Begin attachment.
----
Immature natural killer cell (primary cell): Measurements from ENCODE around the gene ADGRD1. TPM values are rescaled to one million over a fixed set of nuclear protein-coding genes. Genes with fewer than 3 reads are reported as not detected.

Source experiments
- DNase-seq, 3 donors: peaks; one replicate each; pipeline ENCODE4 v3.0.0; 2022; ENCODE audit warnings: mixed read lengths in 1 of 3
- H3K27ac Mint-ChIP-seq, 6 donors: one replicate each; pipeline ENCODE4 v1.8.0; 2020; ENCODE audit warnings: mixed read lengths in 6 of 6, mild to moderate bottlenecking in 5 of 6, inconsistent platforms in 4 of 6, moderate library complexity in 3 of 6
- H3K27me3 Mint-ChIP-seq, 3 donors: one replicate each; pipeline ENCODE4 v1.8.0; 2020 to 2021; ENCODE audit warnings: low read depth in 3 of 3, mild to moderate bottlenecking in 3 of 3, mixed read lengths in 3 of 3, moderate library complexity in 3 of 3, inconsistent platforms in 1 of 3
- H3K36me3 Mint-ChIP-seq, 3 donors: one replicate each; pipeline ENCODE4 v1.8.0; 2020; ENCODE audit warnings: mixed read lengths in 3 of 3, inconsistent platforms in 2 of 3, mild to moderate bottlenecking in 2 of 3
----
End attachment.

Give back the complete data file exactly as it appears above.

Immature natural killer cell (primary cell): Measurements from ENCODE around the gene ADGRD1. TPM values are rescaled to one million over a fixed set of nuclear protein-coding genes. Genes with fewer than 3 reads are reported as not detected.

Source experiments
- DNase-seq, 3 donors: peaks; one replicate each; pipeline ENCODE4 v3.0.0; 2022; ENCODE audit warnings: mixed read lengths in 1 of 3
- H3K27ac Mint-ChIP-seq, 6 donors: one replicate each; pipeline ENCODE4 v1.8.0; 2020; ENCODE audit warnings: mixed read lengths in 6 of 6, mild to moderate bottlenecking in 5 of 6, inconsistent platforms in 4 of 6, moderate library complexity in 3 of 6
- H3K27me3 Mint-ChIP-seq, 3 donors: one replicate each; pipeline ENCODE4 v1.8.0; 2020 to 2021; ENCODE audit warnings: low read depth in 3 of 3, mild to moderate bottlenecking in 3 of 3, mixed read lengths in 3 of 3, moderate library complexity in 3 of 3, inconsistent platforms in 1 of 3
- H3K36me3 Mint-ChIP-seq, 3 donors: one replicate each; pipeline ENCODE4 v1.8.0; 2020; ENCODE audit warnings: mixed read lengths in 3 of 3, inconsistent platforms in 2 of 3, mild to moderate bottlenecking in 2 of 3